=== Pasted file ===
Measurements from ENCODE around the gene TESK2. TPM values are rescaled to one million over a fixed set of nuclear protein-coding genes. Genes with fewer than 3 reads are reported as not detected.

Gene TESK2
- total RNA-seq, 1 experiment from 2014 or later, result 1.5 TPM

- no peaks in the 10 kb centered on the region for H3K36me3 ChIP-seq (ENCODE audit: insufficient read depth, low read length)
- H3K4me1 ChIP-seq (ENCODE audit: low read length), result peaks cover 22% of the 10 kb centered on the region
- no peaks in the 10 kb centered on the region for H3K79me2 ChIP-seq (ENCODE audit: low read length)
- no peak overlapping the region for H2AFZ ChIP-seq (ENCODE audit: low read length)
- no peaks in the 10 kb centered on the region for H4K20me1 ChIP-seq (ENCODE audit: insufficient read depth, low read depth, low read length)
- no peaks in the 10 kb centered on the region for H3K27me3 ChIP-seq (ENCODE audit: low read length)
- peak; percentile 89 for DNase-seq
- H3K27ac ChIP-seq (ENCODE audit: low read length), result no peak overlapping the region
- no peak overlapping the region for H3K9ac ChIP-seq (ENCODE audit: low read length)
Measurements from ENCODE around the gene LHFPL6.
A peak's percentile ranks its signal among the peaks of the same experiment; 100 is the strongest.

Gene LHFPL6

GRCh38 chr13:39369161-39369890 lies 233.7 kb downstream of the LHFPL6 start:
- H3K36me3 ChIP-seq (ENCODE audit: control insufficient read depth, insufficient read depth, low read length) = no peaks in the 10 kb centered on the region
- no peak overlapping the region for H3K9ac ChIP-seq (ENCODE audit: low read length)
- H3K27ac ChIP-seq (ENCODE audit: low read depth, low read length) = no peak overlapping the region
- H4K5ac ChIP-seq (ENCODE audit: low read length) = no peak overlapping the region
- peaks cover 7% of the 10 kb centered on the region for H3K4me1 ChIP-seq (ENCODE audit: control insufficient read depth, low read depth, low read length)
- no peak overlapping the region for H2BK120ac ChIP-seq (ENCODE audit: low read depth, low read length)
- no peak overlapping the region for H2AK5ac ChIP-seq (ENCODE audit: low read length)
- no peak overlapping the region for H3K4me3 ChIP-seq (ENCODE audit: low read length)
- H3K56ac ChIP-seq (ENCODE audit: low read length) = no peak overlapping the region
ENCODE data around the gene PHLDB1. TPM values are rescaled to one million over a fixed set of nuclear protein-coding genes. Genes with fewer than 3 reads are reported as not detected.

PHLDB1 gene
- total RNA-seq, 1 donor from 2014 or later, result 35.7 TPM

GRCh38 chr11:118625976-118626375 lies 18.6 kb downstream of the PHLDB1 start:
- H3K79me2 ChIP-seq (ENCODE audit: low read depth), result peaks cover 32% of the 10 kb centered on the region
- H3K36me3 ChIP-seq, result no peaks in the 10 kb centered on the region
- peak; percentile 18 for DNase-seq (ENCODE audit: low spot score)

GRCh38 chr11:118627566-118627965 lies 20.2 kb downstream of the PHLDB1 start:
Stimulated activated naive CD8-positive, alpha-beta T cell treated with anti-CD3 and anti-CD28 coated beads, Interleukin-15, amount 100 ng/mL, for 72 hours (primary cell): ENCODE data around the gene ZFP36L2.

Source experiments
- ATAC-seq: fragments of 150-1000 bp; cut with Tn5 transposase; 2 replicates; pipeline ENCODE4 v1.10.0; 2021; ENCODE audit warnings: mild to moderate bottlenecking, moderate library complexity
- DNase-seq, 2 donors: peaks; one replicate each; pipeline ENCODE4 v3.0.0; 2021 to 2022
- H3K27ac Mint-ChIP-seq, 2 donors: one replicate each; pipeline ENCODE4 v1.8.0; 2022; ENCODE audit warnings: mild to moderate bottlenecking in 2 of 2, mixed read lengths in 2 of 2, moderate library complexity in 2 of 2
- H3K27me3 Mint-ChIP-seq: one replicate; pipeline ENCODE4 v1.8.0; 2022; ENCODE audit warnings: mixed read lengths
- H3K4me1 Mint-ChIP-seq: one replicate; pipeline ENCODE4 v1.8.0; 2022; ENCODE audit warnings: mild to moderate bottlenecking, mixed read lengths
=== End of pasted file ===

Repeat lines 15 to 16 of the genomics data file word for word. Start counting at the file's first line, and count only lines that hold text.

Gene LHFPL6

GRCh38 chr13:39369161-39369890 lies 233.7 kb downstream of the LHFPL6 start: